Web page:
The vote in favour is in line with current positions of the European Parliament on the revision of the 4th  anti-money laundering directive. In autumn 2016 the ECON/LIBE draft report and DEVE opinion both supported full public disclosure of beneficial ownership information. It is also in line with the Parliament position on the previous revision in 2014 that required every Member State to establish ownership registers that were fully in the public domain. Creating this sectoral obligation does not, of course, replace the need for a cross-sectoral register of beneficial ownership for companies and trusts.

Moreover, it is also coherent with the growing momentum on EU and international beneficial ownership transparency: 

  • The UK, Slovenia, Denmark, France, Bulgaria and the Netherlands have set up or are currently setting up public databases.
  • 2013: The Organisation for Economic Co-operation and Development (OECD)1 recognized that a lack of transparency and access to beneficial ownership information is a major indicator that tax crime and related offences may be present.
  • 2013: G8 Members committed to compiling comprehensive data on beneficial ownership of their companies2;
  • 2014: G20 Members3 adopted a 10 point policy on how they will increase transparency of beneficial ownership of companies and trusts, including the commitment to establishing central registries. This is a G20 high priority.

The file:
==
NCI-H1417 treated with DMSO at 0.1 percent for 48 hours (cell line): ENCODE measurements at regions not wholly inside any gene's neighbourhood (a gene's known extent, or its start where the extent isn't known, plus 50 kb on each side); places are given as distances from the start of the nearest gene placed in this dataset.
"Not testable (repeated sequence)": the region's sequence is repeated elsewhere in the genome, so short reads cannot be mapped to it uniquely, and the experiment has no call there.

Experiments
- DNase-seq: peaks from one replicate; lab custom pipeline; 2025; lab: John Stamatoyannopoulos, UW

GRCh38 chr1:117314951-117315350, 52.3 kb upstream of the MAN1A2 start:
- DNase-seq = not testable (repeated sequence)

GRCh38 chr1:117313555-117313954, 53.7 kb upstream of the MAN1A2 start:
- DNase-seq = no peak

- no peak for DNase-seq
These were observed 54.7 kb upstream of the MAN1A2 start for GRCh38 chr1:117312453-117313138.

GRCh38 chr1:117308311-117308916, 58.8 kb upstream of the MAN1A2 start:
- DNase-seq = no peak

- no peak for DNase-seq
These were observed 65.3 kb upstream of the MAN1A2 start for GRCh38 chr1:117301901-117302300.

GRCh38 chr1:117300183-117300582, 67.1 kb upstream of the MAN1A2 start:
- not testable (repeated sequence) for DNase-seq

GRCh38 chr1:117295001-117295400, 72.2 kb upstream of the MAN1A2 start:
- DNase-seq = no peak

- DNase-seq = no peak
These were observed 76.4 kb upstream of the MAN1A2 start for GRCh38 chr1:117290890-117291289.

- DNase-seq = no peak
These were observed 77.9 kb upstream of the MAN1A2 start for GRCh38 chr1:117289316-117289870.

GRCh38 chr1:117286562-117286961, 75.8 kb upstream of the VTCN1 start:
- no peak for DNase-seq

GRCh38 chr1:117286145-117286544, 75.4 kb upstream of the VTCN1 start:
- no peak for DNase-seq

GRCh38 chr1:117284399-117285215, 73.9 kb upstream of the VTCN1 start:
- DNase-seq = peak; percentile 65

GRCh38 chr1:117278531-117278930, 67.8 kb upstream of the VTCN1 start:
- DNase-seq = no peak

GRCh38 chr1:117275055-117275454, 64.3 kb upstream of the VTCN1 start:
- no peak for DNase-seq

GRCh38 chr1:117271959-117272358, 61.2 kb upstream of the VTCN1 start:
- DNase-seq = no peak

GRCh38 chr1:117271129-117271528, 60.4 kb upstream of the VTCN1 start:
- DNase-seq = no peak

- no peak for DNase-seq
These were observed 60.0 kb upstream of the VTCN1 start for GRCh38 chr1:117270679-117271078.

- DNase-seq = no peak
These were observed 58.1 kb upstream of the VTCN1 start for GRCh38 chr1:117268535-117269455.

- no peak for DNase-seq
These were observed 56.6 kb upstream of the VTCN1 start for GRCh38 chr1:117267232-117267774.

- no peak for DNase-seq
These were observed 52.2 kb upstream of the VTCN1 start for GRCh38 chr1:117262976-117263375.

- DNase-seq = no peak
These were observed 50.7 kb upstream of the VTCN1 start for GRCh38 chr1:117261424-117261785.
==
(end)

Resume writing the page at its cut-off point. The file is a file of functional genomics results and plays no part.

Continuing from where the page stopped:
• 2016: United Nations Office on Drugs and Crime (UNODC) recommended that financial investigations should be developed to uncover broader criminal networks and reveal beneficial ownership structures in the fisheries sector (25th Session of the CCPCJ)4.
  • 2016: At the 4th Open Government Partnership Global Summit5, partners committed to ending abuse of anonymous companies by reducing the opacity around corporate ownership.

 As an economic leader Europe has an obligation to ensure its fishing fleets comply with global transparency standards. We therefore call on you to support the PECH proposal and thereby promote sustainability and global financial transparency and tax governance.


Lasse Gustavsson, Executive Director, Oceana in Europe

Helen Darbishire, Executive Director, Access Info Europe


Claire Nouvian, Founder and Chair, BLOOM

Alexandra Dunn, Executive Director and Co-Founder, The Engine Room

Steve Trent, Executive Director, Environmental Justice Foundation

Porter McConnell, Director, Financial Transparency Coalition 

Christine Clough, Program Manager, Global Financial Integrity Shauna Leven, Campaign Director – Corruption, Global Witness

Saskia Richartz, Deputy Director, Greenpeace European Unit

Edwin Huizing, Director, Hivos 

Samuel Stone, Head of Fisheries & Aquaculture, Marine Conservation Society  

Chris Taggart, Co-Founder & CEO, OpenCorporates

Zosia Sztykowski, Project Lead, OpenOwnership